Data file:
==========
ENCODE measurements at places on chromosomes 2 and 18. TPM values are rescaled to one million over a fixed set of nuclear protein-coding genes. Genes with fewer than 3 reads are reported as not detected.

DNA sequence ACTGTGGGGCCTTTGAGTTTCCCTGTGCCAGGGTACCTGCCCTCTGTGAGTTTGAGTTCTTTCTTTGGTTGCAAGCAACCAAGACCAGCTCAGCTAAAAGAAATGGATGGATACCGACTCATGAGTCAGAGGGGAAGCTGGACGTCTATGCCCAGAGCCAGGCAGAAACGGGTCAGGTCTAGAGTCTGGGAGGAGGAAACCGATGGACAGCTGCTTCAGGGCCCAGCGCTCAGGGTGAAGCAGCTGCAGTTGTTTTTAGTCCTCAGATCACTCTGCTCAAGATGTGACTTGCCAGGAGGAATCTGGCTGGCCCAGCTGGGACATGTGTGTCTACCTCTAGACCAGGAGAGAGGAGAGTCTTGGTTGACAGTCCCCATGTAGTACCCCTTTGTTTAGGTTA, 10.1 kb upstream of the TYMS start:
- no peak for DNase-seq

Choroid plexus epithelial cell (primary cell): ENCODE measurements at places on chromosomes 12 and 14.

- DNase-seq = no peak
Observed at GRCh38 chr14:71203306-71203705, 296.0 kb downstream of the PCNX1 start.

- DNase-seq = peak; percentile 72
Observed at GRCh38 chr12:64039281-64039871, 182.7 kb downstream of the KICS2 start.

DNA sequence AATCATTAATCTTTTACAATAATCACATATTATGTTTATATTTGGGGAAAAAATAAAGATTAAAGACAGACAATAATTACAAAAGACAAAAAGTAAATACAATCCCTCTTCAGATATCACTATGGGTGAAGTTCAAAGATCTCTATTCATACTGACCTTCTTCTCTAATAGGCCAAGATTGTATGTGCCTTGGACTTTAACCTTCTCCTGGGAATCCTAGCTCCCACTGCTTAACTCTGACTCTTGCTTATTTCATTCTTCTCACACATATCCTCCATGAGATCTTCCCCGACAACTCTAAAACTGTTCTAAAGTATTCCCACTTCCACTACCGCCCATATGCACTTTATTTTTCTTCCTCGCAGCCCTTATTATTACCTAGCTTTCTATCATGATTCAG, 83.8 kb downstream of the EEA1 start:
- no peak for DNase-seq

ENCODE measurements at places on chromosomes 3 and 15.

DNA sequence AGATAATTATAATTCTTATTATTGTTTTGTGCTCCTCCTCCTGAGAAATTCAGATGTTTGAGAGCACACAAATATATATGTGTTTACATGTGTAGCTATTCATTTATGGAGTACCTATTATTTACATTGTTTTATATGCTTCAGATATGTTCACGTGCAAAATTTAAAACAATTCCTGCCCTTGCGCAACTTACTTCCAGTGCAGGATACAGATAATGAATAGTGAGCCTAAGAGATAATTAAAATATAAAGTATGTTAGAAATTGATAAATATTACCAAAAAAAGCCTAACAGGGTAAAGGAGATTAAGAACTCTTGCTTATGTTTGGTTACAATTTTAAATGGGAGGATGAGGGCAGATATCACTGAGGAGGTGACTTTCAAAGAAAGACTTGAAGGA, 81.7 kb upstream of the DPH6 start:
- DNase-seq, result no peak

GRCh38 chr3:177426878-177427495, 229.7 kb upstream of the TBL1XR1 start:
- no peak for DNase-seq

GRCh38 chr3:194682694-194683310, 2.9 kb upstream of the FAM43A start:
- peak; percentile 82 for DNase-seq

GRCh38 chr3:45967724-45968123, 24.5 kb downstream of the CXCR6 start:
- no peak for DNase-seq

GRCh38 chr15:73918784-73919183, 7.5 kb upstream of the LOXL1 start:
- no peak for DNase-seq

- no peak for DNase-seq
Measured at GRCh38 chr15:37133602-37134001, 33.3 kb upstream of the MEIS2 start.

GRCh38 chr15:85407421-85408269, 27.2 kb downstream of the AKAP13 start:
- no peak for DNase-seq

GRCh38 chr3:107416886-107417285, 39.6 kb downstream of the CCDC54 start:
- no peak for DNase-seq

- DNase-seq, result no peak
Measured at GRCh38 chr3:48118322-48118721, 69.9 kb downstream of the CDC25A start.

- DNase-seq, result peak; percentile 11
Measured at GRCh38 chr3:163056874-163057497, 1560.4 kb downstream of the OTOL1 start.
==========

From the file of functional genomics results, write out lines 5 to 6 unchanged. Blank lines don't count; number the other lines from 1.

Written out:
- DNase-seq = no peak
Observed at GRCh38 chr14:71203306-71203705, 296.0 kb downstream of the PCNX1 start.